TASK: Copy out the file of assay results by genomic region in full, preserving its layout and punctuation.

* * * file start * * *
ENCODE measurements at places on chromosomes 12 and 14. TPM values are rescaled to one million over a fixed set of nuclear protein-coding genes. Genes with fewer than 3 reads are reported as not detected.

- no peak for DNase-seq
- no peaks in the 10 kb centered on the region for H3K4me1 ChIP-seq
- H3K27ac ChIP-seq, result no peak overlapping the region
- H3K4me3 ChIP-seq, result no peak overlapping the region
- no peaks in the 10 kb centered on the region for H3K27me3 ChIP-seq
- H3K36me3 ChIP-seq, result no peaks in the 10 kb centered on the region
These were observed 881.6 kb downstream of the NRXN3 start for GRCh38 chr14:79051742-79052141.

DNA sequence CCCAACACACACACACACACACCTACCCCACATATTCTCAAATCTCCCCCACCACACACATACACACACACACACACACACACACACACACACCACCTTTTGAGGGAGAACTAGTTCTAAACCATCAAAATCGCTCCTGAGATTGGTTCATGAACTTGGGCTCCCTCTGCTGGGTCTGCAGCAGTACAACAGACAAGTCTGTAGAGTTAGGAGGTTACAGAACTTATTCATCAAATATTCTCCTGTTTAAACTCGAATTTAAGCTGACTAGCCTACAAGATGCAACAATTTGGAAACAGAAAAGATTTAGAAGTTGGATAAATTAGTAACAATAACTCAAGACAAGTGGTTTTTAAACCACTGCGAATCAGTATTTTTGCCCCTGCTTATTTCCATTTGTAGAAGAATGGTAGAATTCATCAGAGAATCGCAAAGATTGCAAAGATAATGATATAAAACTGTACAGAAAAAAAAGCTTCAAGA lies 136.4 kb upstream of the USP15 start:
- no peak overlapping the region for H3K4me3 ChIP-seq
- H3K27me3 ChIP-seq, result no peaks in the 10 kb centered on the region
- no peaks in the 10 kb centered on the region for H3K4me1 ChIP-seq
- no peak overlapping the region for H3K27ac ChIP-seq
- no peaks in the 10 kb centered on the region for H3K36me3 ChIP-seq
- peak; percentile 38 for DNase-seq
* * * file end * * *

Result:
ENCODE measurements at places on chromosomes 12 and 14. TPM values are rescaled to one million over a fixed set of nuclear protein-coding genes. Genes with fewer than 3 reads are reported as not detected.

- no peak for DNase-seq
- no peaks in the 10 kb centered on the region for H3K4me1 ChIP-seq
- H3K27ac ChIP-seq, result no peak overlapping the region
- H3K4me3 ChIP-seq, result no peak overlapping the region
- no peaks in the 10 kb centered on the region for H3K27me3 ChIP-seq
- H3K36me3 ChIP-seq, result no peaks in the 10 kb centered on the region
These were observed 881.6 kb downstream of the NRXN3 start for GRCh38 chr14:79051742-79052141.

DNA sequence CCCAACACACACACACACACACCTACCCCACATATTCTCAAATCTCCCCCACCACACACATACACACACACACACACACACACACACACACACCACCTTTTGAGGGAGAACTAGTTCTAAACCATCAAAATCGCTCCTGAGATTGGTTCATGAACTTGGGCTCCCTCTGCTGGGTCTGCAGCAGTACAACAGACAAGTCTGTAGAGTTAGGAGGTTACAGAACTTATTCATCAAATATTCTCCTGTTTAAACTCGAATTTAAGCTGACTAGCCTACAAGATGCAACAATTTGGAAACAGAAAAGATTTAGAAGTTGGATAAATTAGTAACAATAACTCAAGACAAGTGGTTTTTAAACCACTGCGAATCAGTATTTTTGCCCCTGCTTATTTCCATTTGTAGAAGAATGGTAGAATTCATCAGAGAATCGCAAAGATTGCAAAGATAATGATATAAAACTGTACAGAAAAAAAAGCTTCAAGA lies 136.4 kb upstream of the USP15 start:
- no peak overlapping the region for H3K4me3 ChIP-seq
- H3K27me3 ChIP-seq, result no peaks in the 10 kb centered on the region
- no peaks in the 10 kb centered on the region for H3K4me1 ChIP-seq
- no peak overlapping the region for H3K27ac ChIP-seq
- no peaks in the 10 kb centered on the region for H3K36me3 ChIP-seq
- peak; percentile 38 for DNase-seq